Drew Angerer / Michael A. McCoy / Getty

If, as John Nance Garner complained, the vice presidency is “not worth a bucket of warm piss,” then the quadrennial vice-presidential debate is usually worth even less.

Oh, sure, the undercard has produced its share of memorable sound bites, such as “You’re no Jack Kennedy,” “Malarkey,” “Who am I? Why am I here?” and “You whipped out that Mexican thing again.” But the debate, like the running mate, rarely makes any measurable difference in the election’s results.

This year’s debate, between Vice President Mike Pence and Senator Kamala Harris, might be worthwhile, though. For one thing, the first presidential debate was unwatchably bad, and the next two might be, too—should they even occur. Yet the two running mates seem more likely to have a substantive debate about the future of the country than those at the top of their ticket managed to conduct. What’s more, both Donald Trump, 74, and Joe Biden, 77, are old men, and Trump is sick with COVID-19. The actuarial chance that the next vice president will have to step up is at a historic high.

But either a Pence or a Harris presidency would represent a substantial shift from a Trump or a Biden presidency. Neither Trump nor Biden is an especially clear expression of his party. The president has abandoned many of the anti-entitlement, pro-trade pieties of the GOP; his challenger, meanwhile, sits decidedly toward the center of a Democratic Party moving steadily leftward. Pence and Harris much more cleanly represent those factions. The vice-presidential debate will be, in effect, a debate between the Republican past and the Democratic future.

Until Trump picked him as a running mate, Pence seemed an almost perfect expression of generic, post–Ronald Reagan Republicanism. He was a devout Christian, and sought to inject more religion into schools and government, but in most other respects he was a small-government crusader. He wanted trade free, taxes low, entitlements slashed, and (at least ostensibly) deficits minded. Pence had been a talk-radio host at one time, but since 2001, he’d been in the House and then the Indiana governor’s mansion. He was the Republican establishment.

Pence did not run for president in 2016—in fact, his career in Indiana seemed to be foundering—but his worldview was amply represented in the Republican primary, and resoundingly defeated by Trump. The eventual GOP nominee railed against free trade, promised to preserve entitlements, and was manifestly irreligious, even as he catered to evangelical voters’ views on abortion. (He is said to privately mock Pence’s faith.) That was just what Republican voters wanted, it turned out.

In the 2016 race, Pence served to shore up some of Trump’s weaknesses with reluctant Republicans. This cycle, his role is less clear. He has been an unswerving sycophant publicly, but Trump has now reshaped the Republican Party in his own image, leaving less room for Pence’s views, although the president has also abandoned his fidelity to preserving entitlements. What the GOP will look like after Trump is an open question. He is in some ways sui generis, but young Republicans, including Josh Hawley, Marco Rubio, Tom Cotton, and Ted Cruz, have begun searching for ways to formulate a Trumpism without Trump. A Pence 2024 run seems likely regardless of the result in November, but it is difficult to imagine his brand of conservatism triumphing.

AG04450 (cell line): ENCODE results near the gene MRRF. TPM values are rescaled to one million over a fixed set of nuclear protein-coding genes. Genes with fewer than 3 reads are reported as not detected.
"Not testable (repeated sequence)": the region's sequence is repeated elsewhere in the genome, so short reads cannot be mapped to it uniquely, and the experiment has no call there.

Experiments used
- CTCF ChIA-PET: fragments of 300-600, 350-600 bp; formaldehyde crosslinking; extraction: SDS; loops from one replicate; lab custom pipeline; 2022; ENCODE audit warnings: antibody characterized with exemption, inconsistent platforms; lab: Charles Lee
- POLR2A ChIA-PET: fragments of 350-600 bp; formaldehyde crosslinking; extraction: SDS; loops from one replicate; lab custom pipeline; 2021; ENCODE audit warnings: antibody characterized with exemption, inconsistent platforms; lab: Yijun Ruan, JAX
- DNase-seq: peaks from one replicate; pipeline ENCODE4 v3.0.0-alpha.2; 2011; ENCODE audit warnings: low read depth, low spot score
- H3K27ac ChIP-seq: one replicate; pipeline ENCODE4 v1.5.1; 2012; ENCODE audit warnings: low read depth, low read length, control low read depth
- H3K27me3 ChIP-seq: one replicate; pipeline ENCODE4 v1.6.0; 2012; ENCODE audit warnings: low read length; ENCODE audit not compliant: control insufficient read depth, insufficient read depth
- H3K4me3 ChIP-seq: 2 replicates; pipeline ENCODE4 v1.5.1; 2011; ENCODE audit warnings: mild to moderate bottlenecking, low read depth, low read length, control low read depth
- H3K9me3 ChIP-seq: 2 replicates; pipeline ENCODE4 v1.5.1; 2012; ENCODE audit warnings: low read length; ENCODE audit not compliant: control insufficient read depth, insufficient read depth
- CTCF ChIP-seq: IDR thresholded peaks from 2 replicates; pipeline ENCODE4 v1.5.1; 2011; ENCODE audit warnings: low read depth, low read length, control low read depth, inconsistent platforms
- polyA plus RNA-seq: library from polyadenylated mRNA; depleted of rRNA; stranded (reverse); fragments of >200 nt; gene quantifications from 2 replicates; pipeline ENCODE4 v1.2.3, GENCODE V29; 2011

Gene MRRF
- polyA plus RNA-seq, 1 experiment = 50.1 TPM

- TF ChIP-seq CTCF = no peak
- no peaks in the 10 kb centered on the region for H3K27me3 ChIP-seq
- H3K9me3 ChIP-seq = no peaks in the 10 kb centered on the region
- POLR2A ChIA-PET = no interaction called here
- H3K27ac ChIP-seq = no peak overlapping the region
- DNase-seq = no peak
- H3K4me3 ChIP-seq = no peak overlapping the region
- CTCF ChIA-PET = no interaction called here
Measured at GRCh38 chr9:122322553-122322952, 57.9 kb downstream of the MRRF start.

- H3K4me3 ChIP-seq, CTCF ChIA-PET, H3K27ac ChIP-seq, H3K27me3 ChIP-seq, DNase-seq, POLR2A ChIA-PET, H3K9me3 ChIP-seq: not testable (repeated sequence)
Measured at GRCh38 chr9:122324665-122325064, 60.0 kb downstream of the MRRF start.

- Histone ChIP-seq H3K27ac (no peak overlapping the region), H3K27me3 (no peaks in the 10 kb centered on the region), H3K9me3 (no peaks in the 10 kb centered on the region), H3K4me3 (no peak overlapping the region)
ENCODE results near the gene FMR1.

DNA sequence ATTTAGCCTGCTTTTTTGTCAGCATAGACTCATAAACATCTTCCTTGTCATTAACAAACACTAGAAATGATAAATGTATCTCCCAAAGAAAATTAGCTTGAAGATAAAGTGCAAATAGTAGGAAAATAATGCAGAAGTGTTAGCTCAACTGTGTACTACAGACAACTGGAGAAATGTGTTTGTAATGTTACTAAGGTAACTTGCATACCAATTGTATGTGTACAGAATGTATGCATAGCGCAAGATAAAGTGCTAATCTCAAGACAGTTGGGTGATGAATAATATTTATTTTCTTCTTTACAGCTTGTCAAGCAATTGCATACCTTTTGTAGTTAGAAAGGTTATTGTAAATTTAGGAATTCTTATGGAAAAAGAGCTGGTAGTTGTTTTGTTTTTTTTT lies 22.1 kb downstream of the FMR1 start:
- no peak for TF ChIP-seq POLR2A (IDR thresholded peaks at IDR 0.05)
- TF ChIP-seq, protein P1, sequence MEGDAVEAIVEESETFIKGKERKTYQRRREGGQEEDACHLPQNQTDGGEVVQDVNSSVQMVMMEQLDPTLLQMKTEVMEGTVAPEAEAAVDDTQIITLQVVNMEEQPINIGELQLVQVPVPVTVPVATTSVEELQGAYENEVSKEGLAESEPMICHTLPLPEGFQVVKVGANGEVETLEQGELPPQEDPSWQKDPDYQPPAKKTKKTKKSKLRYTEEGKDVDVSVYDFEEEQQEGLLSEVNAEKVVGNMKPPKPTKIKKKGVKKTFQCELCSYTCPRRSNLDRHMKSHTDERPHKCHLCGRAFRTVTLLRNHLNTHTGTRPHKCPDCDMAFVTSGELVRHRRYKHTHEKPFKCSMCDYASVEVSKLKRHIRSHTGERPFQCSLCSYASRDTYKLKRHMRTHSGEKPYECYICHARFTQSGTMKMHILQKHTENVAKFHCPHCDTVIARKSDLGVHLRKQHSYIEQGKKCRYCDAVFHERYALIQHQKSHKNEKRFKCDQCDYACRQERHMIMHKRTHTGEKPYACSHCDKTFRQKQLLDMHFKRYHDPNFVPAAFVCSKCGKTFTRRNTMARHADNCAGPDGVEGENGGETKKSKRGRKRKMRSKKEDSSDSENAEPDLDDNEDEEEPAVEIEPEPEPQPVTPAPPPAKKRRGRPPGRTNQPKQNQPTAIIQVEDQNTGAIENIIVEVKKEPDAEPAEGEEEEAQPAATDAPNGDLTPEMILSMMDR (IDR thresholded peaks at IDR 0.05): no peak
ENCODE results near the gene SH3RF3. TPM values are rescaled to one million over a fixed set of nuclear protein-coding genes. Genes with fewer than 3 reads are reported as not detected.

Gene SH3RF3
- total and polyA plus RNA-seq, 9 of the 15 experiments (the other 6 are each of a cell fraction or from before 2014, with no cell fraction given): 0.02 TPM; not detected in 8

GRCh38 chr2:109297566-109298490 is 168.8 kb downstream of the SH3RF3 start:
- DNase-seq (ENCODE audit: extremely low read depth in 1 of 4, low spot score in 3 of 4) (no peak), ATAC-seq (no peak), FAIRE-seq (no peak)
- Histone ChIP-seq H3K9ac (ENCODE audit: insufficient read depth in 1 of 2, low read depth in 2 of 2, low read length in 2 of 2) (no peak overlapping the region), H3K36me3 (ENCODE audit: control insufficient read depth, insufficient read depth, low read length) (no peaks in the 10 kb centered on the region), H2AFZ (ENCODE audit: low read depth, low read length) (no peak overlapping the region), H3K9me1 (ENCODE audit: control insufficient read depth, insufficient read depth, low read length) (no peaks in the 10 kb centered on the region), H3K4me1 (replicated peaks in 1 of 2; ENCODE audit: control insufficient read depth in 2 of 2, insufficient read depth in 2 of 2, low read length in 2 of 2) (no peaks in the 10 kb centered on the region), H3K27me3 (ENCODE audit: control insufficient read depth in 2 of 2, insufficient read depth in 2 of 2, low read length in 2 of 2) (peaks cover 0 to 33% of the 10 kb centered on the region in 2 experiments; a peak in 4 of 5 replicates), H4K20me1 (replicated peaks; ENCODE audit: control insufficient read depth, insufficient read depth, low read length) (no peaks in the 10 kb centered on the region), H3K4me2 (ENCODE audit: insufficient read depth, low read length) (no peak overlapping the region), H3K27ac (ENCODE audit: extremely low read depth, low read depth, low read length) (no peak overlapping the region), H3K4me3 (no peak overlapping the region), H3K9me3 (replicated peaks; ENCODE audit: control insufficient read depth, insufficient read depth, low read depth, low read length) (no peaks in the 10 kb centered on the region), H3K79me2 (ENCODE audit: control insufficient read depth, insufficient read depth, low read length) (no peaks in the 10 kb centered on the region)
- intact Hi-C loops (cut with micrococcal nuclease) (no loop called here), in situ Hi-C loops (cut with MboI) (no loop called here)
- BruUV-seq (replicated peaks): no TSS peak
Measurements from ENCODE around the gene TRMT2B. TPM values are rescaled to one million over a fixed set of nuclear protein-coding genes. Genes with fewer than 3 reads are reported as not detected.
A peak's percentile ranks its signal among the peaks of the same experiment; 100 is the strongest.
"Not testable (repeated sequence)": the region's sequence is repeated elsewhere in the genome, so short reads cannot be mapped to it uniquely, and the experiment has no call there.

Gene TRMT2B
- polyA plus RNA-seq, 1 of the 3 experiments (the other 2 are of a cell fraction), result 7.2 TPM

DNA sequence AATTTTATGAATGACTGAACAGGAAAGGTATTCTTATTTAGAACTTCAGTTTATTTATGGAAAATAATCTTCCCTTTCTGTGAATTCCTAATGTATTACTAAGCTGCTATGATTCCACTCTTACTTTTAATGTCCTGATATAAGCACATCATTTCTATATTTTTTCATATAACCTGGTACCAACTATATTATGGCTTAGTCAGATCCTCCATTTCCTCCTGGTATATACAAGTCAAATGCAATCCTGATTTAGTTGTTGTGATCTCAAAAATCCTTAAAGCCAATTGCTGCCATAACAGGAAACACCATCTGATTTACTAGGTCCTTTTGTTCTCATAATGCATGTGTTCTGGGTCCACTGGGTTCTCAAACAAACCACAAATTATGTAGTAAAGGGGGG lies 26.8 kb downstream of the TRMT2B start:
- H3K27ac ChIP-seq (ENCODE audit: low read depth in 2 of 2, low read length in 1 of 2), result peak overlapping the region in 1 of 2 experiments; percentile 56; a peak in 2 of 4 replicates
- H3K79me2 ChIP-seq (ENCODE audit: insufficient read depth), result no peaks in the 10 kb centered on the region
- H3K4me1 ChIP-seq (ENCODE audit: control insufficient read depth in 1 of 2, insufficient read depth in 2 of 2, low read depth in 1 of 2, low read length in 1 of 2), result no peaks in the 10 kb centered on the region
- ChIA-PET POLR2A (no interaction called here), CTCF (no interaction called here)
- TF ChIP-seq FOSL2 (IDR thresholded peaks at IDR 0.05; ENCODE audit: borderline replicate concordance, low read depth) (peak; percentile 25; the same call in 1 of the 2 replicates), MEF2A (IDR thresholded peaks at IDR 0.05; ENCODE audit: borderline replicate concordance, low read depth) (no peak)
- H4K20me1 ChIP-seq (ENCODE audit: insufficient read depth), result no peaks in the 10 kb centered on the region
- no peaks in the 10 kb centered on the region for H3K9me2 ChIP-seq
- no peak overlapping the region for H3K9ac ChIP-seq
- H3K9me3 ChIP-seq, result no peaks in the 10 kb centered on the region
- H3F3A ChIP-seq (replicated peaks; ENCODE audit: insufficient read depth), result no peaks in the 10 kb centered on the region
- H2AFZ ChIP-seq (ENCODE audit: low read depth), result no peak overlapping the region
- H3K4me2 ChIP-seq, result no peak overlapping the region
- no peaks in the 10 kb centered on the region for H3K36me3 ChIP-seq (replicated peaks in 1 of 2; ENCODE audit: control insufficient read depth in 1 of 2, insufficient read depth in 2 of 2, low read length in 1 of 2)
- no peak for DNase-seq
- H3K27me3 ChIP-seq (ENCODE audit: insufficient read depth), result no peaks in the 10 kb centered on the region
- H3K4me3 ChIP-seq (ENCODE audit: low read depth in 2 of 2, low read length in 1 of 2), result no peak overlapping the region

Democrats, too, are striving to figure out what the future of their party looks like. Few of them seem to believe that Biden, an aging understudy of the last Democratic president, is the prototype. That includes Biden, who in March described himself as a “bridge” to younger leaders in the party. Some Democrats felt there was no need for a transition period, including Harris, who ran for president against Biden in 2020. But the young Democrats in the race were all resoundingly beaten, just like the traditional Republicans in the 2016 primary. The runner-up was Bernie Sanders, whose politics are more in line with those of the young progressives, but whose age is not. And atop the heap was Joe Biden, a Washington fixture and Democratic weather vane for nearly half a century.

Nonetheless, Harris is still aiming to represent the Democratic future. She has abandoned the more centrist leanings of her earlier career. Stressing her heritage (both Black and Asian), her geography (San Francisco, not Scranton), and her policies, she has sought to capture the new wave of Democrats. She put forward a Medicare for All plan to the right of Sanders but the left of Biden. She has supported decriminalizing border crossings, marijuana legalization, and the Green New Deal. These shifts were not enough to win the affection of the party’s left wing, though they might serve as a bridge of their own between Biden Democrats and the progressives.

This makes the stakes of the debate higher for Harris than for Pence. There’s very little that Pence can do or say that will change anyone’s views about Donald Trump. The president’s support seems locked in. Harris’s performance is unlikely to drive massive shifts in opinion, either. But a strong performance could help reassure voters who are undecided but leaning toward Biden, or who are deciding whether to vote at all, while a weak performance could scare them off. More important for her, though, it’s a major turn in the national spotlight—one that could help determine her future, and her party’s.

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